While these trials use strict research protocols to help ensure the collection of high quality data, their idealized environment often doesn’t reflect reality. For example, people do not always take their medication as prescribed for a variety of reasons. Data shows that people with chronic conditions like diabetes, hyperlipidemia, or hypertension don't take their medication 25-50 percent of the time.From the perspective of medication adherence alone, the very features of the research protocol that help to strengthen the internal validity of RCT results also may limit their generalizability to the real world.

      The times, they are changing

      Recent FDA regulatory mandates acknowledge this limitation of RCTs and a growing interest in using real-world evidence (RWE) — or, the output of research using real-world data — for approving new uses of an already approved drug and monitoring data to protect patient safety. Reauthorization of the Prescription Drug User Fee Act (PDUFA VI2) and the 21st Century Cures Act3 now require that the FDA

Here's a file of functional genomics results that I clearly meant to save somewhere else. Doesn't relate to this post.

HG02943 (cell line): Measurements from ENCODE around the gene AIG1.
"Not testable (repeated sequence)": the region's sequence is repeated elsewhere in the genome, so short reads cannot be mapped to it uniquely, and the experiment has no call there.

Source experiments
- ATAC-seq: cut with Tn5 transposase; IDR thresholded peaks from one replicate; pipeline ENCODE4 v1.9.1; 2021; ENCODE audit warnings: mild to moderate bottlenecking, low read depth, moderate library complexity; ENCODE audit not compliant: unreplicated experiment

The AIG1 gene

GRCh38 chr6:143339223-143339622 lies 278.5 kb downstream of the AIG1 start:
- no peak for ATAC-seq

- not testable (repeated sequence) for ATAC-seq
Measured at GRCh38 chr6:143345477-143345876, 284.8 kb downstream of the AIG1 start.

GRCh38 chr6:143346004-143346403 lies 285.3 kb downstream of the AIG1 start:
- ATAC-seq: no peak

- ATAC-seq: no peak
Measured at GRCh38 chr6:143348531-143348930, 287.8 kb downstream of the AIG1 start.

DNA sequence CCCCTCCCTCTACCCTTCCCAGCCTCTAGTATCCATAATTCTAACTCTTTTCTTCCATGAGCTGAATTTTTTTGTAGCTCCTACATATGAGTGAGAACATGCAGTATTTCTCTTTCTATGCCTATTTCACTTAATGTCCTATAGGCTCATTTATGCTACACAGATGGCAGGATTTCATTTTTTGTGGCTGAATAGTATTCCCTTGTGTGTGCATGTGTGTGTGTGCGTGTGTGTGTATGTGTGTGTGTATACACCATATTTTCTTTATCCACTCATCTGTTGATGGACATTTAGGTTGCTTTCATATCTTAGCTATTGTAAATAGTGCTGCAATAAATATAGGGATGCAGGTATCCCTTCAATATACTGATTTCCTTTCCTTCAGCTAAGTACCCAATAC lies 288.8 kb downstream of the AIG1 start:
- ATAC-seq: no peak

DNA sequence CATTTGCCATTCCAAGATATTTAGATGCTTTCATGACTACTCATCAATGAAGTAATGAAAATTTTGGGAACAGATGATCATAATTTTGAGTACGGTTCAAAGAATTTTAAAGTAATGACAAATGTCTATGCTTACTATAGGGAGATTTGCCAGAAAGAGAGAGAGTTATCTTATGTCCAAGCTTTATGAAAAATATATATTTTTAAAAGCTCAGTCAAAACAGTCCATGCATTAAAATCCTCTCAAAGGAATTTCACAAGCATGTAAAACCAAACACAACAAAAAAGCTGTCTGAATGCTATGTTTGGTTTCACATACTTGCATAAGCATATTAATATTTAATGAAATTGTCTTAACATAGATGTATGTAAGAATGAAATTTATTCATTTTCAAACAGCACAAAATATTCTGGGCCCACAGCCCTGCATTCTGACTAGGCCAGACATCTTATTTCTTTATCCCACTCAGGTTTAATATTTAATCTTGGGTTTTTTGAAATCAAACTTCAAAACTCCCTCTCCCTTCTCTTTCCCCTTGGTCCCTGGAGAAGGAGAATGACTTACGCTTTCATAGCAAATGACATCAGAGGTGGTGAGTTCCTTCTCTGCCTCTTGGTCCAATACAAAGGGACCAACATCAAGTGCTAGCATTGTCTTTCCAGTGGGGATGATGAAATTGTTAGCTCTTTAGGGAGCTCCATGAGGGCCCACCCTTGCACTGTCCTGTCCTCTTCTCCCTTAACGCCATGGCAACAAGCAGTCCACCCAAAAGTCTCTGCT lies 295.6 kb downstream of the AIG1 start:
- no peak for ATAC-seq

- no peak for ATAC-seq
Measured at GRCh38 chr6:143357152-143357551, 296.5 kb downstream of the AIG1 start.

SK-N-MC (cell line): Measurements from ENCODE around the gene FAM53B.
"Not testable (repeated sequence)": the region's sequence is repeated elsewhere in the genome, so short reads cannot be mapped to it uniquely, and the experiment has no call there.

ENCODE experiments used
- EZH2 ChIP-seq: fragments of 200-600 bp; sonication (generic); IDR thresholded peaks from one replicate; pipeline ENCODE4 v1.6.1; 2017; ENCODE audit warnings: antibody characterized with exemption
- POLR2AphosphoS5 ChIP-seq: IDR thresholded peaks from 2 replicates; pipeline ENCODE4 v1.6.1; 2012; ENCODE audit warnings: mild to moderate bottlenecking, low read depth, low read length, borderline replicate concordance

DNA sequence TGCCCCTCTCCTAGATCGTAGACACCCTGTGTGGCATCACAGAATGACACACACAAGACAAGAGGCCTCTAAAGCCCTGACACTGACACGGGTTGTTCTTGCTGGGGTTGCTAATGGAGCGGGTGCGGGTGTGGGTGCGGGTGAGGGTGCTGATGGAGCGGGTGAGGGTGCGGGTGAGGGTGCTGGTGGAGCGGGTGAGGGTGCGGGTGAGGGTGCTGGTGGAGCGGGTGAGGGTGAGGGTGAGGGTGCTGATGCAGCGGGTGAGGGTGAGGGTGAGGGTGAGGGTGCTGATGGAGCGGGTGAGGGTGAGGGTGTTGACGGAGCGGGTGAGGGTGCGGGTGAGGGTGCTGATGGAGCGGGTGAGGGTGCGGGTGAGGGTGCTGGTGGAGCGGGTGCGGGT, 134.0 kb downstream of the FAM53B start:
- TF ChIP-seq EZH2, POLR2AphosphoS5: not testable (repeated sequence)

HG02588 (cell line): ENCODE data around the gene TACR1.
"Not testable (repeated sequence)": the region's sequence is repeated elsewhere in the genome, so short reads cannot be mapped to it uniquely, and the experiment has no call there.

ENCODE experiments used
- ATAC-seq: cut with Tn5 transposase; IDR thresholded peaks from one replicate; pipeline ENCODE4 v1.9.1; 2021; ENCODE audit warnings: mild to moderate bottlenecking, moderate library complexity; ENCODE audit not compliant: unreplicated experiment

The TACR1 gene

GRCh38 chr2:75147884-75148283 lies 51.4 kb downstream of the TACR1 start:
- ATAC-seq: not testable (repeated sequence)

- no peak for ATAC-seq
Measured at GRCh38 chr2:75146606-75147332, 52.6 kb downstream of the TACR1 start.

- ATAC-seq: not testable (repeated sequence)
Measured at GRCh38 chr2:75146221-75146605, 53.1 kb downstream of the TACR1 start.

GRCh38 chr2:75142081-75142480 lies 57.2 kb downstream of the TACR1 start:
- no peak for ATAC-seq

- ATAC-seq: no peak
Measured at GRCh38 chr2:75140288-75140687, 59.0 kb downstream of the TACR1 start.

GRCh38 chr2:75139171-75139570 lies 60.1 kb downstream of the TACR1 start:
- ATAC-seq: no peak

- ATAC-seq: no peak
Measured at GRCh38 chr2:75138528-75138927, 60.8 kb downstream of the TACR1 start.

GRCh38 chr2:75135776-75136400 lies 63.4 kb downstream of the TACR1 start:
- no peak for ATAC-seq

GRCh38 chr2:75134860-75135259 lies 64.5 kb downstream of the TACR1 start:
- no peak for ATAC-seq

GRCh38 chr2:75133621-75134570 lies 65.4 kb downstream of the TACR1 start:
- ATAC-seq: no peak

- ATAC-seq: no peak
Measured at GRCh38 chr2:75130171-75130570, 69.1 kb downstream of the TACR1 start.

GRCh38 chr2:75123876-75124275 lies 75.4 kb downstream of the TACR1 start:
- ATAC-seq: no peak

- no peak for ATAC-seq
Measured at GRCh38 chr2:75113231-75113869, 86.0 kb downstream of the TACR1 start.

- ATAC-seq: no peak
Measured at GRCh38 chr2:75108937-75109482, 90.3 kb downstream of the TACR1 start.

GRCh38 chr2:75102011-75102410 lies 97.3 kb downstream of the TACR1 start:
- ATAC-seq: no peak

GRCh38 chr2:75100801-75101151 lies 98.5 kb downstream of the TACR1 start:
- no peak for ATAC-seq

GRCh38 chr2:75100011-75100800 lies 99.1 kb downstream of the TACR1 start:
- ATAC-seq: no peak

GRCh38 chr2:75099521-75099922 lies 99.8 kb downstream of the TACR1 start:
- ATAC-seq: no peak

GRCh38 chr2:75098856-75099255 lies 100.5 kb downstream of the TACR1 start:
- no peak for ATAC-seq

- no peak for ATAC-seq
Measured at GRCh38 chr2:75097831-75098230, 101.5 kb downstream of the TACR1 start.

• Conduct a public workshop on regulatory uses of RWE by the end of FY 2018
      • Fund a pilot and set methodology for RWE by the end of FY 2019
      • Publish draft guidance by end of FY 2021

      Researchers have already been generating RWE via claims analyses to gather safety data on approved products (e.g., FDA's Sentinel Initiative).This has helped establish research designs and methodologies for balancing comparator treatments across large numbers of observed attributes in the data. As a result, well-designed studies utilizing RWE are beginning to look more and more like trusted RCTs.